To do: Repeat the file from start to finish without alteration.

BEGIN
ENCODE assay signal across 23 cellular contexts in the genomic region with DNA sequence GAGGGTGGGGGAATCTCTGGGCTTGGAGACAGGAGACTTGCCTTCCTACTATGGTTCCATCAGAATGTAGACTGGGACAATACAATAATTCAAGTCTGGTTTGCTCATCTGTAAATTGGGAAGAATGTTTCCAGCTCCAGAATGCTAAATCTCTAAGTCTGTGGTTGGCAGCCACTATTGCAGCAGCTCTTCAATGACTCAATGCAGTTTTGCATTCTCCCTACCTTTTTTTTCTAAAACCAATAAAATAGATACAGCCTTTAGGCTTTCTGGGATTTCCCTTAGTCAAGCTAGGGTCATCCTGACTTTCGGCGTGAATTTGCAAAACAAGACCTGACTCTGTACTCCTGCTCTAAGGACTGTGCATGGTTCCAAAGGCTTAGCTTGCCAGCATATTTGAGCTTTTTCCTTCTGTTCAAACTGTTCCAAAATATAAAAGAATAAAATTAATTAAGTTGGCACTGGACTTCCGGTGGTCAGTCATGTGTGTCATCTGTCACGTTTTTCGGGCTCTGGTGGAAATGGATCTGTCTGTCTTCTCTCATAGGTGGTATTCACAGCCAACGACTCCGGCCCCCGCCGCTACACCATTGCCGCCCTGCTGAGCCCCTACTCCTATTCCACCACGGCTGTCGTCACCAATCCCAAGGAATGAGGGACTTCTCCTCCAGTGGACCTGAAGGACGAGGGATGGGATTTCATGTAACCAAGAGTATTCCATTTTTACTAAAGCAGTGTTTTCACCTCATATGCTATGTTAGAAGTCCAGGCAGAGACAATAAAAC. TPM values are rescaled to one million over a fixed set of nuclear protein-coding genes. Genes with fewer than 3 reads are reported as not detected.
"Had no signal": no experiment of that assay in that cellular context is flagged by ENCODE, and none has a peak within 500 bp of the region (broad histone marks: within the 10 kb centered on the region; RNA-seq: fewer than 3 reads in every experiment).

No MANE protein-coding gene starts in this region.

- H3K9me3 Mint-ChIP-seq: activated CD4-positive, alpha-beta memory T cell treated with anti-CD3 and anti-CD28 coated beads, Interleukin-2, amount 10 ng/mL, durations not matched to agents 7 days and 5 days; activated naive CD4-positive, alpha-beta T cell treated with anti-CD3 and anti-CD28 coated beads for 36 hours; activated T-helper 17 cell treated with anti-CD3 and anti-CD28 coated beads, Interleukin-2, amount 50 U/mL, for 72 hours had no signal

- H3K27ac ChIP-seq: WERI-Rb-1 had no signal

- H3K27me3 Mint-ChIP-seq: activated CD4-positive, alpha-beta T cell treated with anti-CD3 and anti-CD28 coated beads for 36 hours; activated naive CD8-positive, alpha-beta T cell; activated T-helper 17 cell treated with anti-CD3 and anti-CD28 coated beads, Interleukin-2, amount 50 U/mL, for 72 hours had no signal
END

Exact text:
ENCODE assay signal across 23 cellular contexts in the genomic region with DNA sequence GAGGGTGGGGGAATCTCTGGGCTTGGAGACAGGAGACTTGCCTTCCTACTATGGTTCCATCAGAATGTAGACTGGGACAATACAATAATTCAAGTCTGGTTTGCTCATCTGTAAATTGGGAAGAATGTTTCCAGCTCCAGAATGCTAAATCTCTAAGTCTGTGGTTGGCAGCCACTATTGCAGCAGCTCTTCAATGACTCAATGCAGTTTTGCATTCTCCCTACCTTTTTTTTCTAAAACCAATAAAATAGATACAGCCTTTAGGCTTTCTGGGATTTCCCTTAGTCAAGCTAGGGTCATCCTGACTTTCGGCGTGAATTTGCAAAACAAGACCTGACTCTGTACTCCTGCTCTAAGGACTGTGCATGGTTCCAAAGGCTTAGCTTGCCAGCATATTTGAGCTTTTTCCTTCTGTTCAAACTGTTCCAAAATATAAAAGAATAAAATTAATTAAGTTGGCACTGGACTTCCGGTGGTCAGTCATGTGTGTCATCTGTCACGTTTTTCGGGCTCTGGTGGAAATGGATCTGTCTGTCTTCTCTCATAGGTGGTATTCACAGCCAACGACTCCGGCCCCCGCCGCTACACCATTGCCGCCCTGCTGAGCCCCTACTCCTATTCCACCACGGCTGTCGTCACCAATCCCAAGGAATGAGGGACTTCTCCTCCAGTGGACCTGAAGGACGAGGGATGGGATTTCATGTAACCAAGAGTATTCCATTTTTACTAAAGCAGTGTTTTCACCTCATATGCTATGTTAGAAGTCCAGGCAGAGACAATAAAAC. TPM values are rescaled to one million over a fixed set of nuclear protein-coding genes. Genes with fewer than 3 reads are reported as not detected.
"Had no signal": no experiment of that assay in that cellular context is flagged by ENCODE, and none has a peak within 500 bp of the region (broad histone marks: within the 10 kb centered on the region; RNA-seq: fewer than 3 reads in every experiment).

No MANE protein-coding gene starts in this region.

- H3K9me3 Mint-ChIP-seq: activated CD4-positive, alpha-beta memory T cell treated with anti-CD3 and anti-CD28 coated beads, Interleukin-2, amount 10 ng/mL, durations not matched to agents 7 days and 5 days; activated naive CD4-positive, alpha-beta T cell treated with anti-CD3 and anti-CD28 coated beads for 36 hours; activated T-helper 17 cell treated with anti-CD3 and anti-CD28 coated beads, Interleukin-2, amount 50 U/mL, for 72 hours had no signal

- H3K27ac ChIP-seq: WERI-Rb-1 had no signal

- H3K27me3 Mint-ChIP-seq: activated CD4-positive, alpha-beta T cell treated with anti-CD3 and anti-CD28 coated beads for 36 hours; activated naive CD8-positive, alpha-beta T cell; activated T-helper 17 cell treated with anti-CD3 and anti-CD28 coated beads, Interleukin-2, amount 50 U/mL, for 72 hours had no signal